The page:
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The 30-60-90 Day Plan: Your Guide to Mastering a New Job

  • Publish Date: Posted almost 5 years ago
  • Author: Taylor Varco

So, you’ve landed a new job. It’s exciting, but at the same time can feel a bit overwhelming. Overcoming the learning curve that comes with a new position, plus the desire to leave a lasting impression on your new employer, is a lot of pressure. Fortunately, there’s a way to map out and prioritize your time, allowing you to seamlessly adapt to your new environment—it’s called the 30-60-90 Day Plan. Follow this plan during your first 3 months and you’ll soak in as much information as possible, master your core job responsibilities, and leave a lasting impact on your new team. 

What is a 30-60-90 Day Plan? It’s a plan for new employees that lays out a clear course of action during the first 30, 60 and 90 days of their new role. Setting concrete goals for each stage of your plan will help visualize a successful transition and empower you to step into the role with confidence. 

If you haven’t been asked to craft a 30-60-90 Day Plan by you manager, it’s a good idea to draft one for yourself anyway. Follow these guidelines to set up a plan and push yourself to perform at your greatest potential: 

First 30 Days 

In the first 30 days, all employees are learning the ropes; the theme here is to be a sponge. Your goals should reflect setting up a strong knowledge-base on the company and your department. 

Examples of Learning Goals 

• Study my company’s mission and vision. 
• Understand my company’s culture code and why it’s implemented. 
• Meet with all department leads, to gain an understanding of their business and biggest challenges.
• Get an understanding of the company’s brand, business strategy, and goals.
• Meet with your manager to gain a clear view of their expectations. 

Examples of Performance Goals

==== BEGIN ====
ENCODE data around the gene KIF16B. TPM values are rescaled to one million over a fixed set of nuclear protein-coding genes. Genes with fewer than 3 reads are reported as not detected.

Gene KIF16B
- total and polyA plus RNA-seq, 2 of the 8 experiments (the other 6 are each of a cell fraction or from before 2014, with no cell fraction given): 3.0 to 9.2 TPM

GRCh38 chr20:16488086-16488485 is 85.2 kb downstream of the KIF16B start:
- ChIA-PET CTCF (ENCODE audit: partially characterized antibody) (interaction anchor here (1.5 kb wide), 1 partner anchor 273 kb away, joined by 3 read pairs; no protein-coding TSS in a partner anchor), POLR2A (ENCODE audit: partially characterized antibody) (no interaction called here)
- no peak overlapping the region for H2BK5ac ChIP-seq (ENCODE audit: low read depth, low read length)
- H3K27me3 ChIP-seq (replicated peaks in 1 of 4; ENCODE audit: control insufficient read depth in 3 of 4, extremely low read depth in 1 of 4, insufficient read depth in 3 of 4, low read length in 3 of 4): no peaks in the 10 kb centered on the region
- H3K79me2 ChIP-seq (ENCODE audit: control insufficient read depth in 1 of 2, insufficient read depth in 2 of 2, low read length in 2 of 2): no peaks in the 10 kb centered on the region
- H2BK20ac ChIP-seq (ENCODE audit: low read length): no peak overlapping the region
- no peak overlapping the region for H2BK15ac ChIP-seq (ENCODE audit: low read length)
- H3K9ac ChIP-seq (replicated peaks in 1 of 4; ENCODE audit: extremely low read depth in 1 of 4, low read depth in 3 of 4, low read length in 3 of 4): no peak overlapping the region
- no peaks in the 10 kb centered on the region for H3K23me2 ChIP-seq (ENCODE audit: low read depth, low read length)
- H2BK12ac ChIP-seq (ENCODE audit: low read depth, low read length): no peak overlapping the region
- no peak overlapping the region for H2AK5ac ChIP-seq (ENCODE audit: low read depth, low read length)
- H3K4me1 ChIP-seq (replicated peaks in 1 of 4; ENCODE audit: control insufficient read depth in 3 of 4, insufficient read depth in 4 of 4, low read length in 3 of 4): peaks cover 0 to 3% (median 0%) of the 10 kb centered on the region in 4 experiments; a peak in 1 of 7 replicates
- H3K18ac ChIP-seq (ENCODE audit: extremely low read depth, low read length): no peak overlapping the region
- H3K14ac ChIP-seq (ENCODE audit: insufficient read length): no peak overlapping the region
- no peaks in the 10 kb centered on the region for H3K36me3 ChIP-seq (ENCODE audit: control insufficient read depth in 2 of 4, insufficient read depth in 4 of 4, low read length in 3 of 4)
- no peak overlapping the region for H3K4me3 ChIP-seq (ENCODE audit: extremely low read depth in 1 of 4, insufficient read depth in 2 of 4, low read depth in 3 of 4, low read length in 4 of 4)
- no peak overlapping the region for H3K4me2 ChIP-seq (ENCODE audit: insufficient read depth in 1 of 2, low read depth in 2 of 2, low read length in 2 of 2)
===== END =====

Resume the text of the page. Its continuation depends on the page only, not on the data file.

• Complete new hire training.
• Make one performance goal specific to your department and role. If you need help in this area, ask your manager for a recommendation. 

Example of Personal goals 

• Grab lunch or coffee with everyone on your team to get to know them better on a professional and personal level. 

Second 30 Days 

Use the second 30 days to stand out as an outstanding contributor and make a name for yourself on the team. You were hired for a reason! Speak up at meetings and share your ideas for improvement from a fresh perspective.  

Examples of Learning Goals 

• Deep dive into my company’s business roadmap and strategy. 
• Review various customer profiles and target audiences to gain a full understanding of your customers are and their pain points. 
• Conduct a competitor analysis to learn how others operate and how to better grow your business. 

Examples of Performance Goals 

• Set up specific metrics with goals attached to them for each week. 
• Make 1 goal specific to improving a project you've taken initiative on.
• Share at least 1 new idea at a team meeting

Example of Personal Goals 

• Meet with colleagues on other teams to develop relationships outside of your own department. 

Final 30 Days 

By the end of 3 months, you should have a strong understanding of your role, be confident in your abilities, and be directly contributing to your team. At this point you’ll have set yourself up to be seen as a future leader by your peers. Continue to contribute and take initiative on new projects. 

Example of Learning Goals 

• Conduct an analysis of your team’s production metrics to determine the lowest performing area and make a suggestion for improvement. 

Examples of Performance Goals 

• Expand your metric goals to increase week over week, as you exceed them.
• Brainstorm one idea outside of your role and start the conversation with the department head. 

Example of Personal Goals 

• Join one of your company’s extracurricular clubs or committees. 

Mastering the nuances of your new role isn’t an easy task, but with a strong 30-60-90 Day Plan, you’ll accelerate your development, adapt to your new work environment, and position yourself to excel within the company.